A cyclone looks remarkably similar to a single ripple spreading slowly over calm water. Except that the ripple spins and grows, a wild engine powered by wind and water. We saw that natural engine spin a little too close for comfort here in Vava’u, Tonga, this past weekend.
Cyclone Ian came and went like a spinning top, the brunt of it’s force narrowly missing us here in Vava’u. We saw sustained winds of 50-60 knots for 24 hours, and gusts from 80-100 knots (up to 120 mph). It was a big storm, but the eye stayed about 30 miles off the coast of Vava’u.
Unfortunately, the island group to the south, Ha’apai, was not so lucky. These flat volcanic atolls took a serious pounding, and it’s estimated that 75% of all home were destroyed as the eye of the storm came directly over the islands. Click here to see photos of Ian’s devastation south of us.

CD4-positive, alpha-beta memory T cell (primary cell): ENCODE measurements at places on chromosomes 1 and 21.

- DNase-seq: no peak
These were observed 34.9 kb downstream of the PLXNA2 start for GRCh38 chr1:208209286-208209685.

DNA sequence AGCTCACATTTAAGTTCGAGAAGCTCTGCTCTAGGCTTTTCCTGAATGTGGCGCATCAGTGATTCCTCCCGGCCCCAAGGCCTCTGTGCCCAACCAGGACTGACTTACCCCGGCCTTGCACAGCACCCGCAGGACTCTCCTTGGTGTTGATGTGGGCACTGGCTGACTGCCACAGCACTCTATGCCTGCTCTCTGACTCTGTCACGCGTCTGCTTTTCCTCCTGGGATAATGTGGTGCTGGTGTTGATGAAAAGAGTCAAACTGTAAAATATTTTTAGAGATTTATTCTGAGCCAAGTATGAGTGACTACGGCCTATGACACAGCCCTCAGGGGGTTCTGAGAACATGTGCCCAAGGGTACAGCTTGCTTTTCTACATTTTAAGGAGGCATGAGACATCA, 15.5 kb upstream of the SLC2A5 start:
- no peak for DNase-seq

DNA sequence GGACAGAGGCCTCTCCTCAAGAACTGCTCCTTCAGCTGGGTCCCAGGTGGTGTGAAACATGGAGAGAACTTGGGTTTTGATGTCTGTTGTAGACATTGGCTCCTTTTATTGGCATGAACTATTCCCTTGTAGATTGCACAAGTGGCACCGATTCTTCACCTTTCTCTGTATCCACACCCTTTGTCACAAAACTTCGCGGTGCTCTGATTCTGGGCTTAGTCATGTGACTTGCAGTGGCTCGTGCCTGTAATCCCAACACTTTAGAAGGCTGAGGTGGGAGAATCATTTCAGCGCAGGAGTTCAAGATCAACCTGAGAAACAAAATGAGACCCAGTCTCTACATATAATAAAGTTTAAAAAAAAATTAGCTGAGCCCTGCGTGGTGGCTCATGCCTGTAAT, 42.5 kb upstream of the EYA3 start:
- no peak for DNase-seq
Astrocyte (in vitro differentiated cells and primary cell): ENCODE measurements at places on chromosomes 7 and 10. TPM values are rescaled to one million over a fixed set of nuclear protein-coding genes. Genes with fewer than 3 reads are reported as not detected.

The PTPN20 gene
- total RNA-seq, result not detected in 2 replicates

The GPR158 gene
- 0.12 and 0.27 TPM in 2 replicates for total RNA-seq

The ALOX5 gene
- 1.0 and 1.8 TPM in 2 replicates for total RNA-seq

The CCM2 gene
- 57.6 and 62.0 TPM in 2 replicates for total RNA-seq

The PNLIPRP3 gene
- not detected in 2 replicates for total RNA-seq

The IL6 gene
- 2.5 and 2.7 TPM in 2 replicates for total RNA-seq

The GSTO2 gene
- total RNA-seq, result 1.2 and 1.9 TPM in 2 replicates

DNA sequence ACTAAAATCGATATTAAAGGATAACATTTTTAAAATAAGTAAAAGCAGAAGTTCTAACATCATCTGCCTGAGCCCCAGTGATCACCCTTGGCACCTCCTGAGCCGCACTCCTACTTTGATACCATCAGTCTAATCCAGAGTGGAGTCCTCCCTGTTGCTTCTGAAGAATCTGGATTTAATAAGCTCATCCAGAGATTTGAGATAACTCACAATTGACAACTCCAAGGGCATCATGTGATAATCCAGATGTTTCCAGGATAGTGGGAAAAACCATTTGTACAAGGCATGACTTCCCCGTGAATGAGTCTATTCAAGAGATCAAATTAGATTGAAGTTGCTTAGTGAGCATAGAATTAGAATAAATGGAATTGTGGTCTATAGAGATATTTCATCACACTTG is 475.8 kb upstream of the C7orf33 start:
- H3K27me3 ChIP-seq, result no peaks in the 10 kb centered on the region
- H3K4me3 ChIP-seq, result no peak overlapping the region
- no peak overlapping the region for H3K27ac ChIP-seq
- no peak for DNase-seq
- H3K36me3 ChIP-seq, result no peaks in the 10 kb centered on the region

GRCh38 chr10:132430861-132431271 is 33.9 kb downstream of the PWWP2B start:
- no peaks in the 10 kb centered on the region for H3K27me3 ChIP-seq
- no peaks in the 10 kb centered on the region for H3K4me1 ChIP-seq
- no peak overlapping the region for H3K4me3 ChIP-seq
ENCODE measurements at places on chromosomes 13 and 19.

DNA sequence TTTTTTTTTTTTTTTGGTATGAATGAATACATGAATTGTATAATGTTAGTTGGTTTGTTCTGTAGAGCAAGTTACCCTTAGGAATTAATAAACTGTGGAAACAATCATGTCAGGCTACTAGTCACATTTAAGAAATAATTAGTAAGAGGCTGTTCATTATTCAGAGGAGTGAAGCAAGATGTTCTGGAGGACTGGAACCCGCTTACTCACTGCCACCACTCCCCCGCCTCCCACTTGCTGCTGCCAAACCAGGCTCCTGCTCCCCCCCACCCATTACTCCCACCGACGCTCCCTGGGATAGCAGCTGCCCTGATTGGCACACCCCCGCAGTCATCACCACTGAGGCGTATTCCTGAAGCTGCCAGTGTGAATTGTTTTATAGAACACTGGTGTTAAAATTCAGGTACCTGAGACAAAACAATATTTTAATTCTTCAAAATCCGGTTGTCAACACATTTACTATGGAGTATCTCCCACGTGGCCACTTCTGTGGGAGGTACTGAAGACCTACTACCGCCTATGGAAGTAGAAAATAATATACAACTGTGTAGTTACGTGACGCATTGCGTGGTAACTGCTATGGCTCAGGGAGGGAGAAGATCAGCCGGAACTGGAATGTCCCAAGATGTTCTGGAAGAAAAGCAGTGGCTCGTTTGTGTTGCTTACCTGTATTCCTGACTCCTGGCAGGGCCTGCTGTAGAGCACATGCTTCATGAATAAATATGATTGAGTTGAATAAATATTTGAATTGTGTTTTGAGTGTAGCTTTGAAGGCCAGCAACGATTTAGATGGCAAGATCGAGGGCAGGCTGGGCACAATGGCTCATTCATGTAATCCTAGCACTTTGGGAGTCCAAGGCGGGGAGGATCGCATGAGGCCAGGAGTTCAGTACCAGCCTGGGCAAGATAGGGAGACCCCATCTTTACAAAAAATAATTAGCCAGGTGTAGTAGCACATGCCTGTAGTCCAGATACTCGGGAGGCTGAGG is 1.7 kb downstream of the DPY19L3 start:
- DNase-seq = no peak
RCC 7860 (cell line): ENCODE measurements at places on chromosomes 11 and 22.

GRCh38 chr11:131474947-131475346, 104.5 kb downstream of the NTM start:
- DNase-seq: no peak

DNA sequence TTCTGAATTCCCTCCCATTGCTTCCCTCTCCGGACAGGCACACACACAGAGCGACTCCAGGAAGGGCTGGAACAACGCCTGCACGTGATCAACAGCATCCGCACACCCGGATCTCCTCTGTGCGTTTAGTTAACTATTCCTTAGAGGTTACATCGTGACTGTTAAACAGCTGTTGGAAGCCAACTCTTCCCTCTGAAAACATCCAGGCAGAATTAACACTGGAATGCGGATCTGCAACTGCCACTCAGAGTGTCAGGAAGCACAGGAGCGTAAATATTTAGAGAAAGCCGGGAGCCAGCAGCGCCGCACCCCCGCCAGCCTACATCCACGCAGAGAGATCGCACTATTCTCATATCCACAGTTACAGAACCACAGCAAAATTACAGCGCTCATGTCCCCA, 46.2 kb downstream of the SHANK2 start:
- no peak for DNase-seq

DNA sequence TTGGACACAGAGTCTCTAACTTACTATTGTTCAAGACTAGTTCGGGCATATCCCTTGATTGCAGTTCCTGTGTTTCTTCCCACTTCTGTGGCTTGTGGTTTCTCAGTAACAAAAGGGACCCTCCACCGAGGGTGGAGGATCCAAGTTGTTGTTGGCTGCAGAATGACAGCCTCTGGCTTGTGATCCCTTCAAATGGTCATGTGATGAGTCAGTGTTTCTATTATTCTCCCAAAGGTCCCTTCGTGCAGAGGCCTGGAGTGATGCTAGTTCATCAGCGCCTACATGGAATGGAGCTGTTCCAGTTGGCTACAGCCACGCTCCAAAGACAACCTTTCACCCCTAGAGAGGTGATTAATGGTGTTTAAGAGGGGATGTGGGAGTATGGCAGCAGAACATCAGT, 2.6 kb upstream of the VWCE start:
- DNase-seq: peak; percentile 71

Here on Fetoko, we were spared much damage, and the sailboat and island we call home with our friends, Ben and Lisa, fared well, thanks to intensive cyclone preparations for the two days before Ian arrived. The biggest injury was a few sea urchin spines that lodged in Rob’s butt while he was anchoring one of the motor boats (yup, it was low tide!). The most adventurous part was a mid-storm rescue of a German couple camped on a nearby island — Rob and Ben took the boat right before dark to investigate the flashlight signals we saw from across the water, returning with two very wet passengers. They stayed with us on Fetoko for the brunt of the cyclone.
Rob and I are writing a longer post now detailing the steps we took on the sailboat and on the island, so we can share with fellow sailors and travelers what worked and what didn’t. Stay tuned for the details, along with a full before/after picture slideshow of our preparations.